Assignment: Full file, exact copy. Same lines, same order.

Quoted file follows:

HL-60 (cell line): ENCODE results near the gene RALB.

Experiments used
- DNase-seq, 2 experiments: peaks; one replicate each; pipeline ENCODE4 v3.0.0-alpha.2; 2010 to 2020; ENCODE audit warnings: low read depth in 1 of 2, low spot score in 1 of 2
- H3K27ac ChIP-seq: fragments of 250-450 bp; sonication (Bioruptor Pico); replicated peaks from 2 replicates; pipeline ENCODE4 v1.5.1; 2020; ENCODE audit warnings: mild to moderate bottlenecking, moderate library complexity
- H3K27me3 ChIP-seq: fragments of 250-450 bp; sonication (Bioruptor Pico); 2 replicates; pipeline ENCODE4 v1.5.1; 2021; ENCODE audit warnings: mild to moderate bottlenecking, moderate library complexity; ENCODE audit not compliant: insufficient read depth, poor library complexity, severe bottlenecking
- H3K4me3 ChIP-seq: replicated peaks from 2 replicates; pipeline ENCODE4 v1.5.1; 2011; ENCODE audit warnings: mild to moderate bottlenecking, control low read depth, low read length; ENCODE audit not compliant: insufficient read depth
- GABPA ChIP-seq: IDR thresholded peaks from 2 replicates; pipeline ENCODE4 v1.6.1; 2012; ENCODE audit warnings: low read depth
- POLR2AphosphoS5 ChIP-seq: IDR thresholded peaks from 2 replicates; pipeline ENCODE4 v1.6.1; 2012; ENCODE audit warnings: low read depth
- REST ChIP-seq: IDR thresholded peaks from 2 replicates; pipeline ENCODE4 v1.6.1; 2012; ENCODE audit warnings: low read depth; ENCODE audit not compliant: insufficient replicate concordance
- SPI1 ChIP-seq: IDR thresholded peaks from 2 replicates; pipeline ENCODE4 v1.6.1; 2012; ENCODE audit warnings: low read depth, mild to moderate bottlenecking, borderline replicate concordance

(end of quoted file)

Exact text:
HL-60 (cell line): ENCODE results near the gene RALB.

Experiments used
- DNase-seq, 2 experiments: peaks; one replicate each; pipeline ENCODE4 v3.0.0-alpha.2; 2010 to 2020; ENCODE audit warnings: low read depth in 1 of 2, low spot score in 1 of 2
- H3K27ac ChIP-seq: fragments of 250-450 bp; sonication (Bioruptor Pico); replicated peaks from 2 replicates; pipeline ENCODE4 v1.5.1; 2020; ENCODE audit warnings: mild to moderate bottlenecking, moderate library complexity
- H3K27me3 ChIP-seq: fragments of 250-450 bp; sonication (Bioruptor Pico); 2 replicates; pipeline ENCODE4 v1.5.1; 2021; ENCODE audit warnings: mild to moderate bottlenecking, moderate library complexity; ENCODE audit not compliant: insufficient read depth, poor library complexity, severe bottlenecking
- H3K4me3 ChIP-seq: replicated peaks from 2 replicates; pipeline ENCODE4 v1.5.1; 2011; ENCODE audit warnings: mild to moderate bottlenecking, control low read depth, low read length; ENCODE audit not compliant: insufficient read depth
- GABPA ChIP-seq: IDR thresholded peaks from 2 replicates; pipeline ENCODE4 v1.6.1; 2012; ENCODE audit warnings: low read depth
- POLR2AphosphoS5 ChIP-seq: IDR thresholded peaks from 2 replicates; pipeline ENCODE4 v1.6.1; 2012; ENCODE audit warnings: low read depth
- REST ChIP-seq: IDR thresholded peaks from 2 replicates; pipeline ENCODE4 v1.6.1; 2012; ENCODE audit warnings: low read depth; ENCODE audit not compliant: insufficient replicate concordance
- SPI1 ChIP-seq: IDR thresholded peaks from 2 replicates; pipeline ENCODE4 v1.6.1; 2012; ENCODE audit warnings: low read depth, mild to moderate bottlenecking, borderline replicate concordance